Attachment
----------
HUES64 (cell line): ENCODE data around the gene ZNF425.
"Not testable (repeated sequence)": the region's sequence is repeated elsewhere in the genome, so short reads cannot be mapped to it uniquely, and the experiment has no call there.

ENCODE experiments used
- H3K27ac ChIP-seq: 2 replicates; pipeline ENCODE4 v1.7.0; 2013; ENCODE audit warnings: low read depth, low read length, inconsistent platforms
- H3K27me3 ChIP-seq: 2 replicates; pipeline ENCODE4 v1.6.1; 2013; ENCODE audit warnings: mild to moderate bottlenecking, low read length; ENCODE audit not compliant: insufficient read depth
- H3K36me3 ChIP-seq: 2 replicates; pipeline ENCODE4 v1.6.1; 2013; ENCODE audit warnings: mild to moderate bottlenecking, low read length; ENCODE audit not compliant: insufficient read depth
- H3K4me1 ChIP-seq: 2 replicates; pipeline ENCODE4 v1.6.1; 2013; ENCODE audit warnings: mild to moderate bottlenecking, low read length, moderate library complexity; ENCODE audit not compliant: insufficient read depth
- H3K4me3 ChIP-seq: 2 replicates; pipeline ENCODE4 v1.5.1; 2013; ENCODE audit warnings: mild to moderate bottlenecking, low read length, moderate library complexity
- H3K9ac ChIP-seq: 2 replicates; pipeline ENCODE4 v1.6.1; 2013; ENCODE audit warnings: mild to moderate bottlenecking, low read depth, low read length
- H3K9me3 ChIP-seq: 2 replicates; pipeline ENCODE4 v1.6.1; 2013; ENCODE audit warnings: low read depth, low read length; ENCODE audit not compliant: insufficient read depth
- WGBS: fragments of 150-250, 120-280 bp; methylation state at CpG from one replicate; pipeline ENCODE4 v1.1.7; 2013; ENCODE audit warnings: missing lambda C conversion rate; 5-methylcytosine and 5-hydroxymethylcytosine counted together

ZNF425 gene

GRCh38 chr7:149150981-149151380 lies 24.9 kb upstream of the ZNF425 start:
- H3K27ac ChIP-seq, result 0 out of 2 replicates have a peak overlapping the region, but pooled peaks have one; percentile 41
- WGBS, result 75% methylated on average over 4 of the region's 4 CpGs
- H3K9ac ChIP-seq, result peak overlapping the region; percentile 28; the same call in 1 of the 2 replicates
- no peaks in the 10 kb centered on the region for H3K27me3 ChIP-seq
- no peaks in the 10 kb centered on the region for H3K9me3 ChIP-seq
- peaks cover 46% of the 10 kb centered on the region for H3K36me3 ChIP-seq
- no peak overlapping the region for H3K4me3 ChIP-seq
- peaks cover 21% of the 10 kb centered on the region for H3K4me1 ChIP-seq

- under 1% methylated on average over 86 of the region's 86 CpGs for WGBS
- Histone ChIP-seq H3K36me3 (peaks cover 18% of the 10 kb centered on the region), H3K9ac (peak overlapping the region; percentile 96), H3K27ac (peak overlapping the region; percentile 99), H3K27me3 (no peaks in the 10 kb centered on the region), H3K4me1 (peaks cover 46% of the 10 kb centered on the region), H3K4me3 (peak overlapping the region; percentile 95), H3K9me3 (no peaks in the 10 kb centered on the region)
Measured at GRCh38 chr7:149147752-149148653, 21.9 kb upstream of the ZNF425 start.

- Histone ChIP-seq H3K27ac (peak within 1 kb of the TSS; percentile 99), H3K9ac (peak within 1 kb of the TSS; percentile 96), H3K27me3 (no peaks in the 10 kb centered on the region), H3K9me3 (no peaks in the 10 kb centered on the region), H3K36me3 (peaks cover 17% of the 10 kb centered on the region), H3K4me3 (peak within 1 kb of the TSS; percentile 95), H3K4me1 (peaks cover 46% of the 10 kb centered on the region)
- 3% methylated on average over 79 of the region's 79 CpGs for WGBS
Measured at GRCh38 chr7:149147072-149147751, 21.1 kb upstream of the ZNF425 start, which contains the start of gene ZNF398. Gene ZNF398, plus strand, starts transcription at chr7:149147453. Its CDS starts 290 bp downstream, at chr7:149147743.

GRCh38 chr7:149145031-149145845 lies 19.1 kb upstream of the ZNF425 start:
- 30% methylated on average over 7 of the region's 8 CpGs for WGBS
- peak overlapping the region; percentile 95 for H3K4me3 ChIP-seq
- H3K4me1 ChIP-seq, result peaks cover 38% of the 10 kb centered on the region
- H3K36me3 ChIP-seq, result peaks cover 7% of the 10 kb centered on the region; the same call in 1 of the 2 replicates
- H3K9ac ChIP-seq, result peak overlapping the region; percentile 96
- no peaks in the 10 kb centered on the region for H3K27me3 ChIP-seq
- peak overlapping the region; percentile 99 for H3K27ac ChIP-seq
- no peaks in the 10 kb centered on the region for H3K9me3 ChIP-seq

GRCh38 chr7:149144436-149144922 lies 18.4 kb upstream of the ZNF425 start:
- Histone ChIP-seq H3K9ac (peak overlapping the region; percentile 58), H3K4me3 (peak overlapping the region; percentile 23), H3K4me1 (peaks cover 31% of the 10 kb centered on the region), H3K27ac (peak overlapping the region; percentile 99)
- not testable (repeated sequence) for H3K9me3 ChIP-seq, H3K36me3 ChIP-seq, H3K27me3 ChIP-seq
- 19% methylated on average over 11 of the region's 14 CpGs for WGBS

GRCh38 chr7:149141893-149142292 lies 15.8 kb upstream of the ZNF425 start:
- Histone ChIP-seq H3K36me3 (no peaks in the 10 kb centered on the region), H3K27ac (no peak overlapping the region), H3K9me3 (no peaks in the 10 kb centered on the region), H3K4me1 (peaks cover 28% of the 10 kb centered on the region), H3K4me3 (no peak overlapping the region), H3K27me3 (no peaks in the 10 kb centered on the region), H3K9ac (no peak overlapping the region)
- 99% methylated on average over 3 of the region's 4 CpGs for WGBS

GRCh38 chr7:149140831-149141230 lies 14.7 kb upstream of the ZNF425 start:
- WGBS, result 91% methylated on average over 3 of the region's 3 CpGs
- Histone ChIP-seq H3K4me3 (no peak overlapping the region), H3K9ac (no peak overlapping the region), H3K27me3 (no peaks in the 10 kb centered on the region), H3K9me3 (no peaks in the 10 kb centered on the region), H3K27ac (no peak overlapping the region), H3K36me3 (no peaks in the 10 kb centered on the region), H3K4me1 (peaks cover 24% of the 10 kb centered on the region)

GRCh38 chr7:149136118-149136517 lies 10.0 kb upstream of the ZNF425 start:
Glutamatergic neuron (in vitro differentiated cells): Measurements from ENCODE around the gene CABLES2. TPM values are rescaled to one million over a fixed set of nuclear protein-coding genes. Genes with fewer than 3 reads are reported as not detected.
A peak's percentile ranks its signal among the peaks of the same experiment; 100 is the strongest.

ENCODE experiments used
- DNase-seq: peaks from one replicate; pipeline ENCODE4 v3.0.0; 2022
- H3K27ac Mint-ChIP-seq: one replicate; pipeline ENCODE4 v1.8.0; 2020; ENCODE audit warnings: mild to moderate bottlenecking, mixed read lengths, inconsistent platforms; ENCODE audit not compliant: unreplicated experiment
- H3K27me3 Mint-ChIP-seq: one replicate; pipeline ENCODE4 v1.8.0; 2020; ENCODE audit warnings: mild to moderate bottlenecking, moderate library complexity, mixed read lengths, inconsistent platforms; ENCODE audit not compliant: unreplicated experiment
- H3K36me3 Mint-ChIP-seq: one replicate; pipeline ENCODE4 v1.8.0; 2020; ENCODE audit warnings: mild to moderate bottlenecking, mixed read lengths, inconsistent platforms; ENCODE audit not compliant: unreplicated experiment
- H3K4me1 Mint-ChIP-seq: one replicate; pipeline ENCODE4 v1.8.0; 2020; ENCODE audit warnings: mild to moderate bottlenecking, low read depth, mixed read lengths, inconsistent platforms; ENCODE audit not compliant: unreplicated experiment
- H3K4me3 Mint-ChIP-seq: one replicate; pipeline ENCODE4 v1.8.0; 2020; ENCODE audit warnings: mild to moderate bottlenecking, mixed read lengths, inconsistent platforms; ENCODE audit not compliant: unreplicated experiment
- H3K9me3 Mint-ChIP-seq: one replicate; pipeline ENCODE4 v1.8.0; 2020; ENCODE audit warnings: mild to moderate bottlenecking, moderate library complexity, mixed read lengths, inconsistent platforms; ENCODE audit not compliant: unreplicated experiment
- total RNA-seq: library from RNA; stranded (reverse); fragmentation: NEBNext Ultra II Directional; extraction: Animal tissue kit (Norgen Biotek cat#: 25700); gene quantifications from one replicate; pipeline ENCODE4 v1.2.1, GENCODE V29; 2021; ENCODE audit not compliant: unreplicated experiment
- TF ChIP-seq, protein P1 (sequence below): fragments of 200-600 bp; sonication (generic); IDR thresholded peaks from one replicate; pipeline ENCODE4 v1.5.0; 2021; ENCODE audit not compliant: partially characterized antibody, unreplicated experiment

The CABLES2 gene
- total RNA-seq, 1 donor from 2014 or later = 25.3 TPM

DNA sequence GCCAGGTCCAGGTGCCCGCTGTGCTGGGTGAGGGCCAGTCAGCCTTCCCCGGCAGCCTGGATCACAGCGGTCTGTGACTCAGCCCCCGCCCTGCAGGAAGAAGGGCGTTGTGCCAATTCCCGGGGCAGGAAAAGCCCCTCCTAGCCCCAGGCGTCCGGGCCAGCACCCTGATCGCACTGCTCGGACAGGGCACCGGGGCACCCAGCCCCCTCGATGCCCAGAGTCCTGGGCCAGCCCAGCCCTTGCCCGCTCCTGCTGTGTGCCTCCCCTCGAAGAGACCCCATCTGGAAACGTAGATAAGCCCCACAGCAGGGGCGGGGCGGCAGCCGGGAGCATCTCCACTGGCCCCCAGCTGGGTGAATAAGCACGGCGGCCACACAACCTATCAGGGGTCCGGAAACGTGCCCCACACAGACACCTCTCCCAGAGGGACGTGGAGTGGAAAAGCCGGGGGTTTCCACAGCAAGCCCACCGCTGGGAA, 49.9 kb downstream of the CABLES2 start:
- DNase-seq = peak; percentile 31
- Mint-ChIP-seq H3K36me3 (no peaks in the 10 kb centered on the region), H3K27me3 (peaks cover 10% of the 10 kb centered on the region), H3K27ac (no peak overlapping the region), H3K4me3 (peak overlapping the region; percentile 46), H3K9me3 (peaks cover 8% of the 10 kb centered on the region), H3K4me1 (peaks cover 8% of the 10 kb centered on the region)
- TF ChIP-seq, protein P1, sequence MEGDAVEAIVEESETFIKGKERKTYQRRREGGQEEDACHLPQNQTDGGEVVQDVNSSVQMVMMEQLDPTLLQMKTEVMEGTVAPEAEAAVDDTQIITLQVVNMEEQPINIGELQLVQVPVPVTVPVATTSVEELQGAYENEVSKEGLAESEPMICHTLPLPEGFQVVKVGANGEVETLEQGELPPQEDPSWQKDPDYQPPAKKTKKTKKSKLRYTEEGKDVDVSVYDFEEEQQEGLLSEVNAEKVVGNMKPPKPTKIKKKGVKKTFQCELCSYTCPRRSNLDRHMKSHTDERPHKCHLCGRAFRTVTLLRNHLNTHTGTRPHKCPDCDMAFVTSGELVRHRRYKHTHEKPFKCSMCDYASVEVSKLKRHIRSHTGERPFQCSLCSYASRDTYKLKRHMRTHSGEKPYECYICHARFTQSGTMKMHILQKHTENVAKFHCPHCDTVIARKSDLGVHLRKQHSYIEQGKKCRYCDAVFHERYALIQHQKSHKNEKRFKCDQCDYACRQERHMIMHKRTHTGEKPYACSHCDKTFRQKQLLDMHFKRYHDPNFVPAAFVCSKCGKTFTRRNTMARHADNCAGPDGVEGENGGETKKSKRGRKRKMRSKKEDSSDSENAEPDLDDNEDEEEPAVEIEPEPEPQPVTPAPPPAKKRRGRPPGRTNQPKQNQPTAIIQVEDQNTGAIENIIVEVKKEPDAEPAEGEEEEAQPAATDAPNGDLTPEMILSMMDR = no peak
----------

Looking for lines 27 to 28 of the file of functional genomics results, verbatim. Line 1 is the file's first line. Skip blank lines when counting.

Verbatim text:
Measured at GRCh38 chr7:149147072-149147751, 21.1 kb upstream of the ZNF425 start, which contains the start of gene ZNF398. Gene ZNF398, plus strand, starts transcription at chr7:149147453. Its CDS starts 290 bp downstream, at chr7:149147743.

GRCh38 chr7:149145031-149145845 lies 19.1 kb upstream of the ZNF425 start: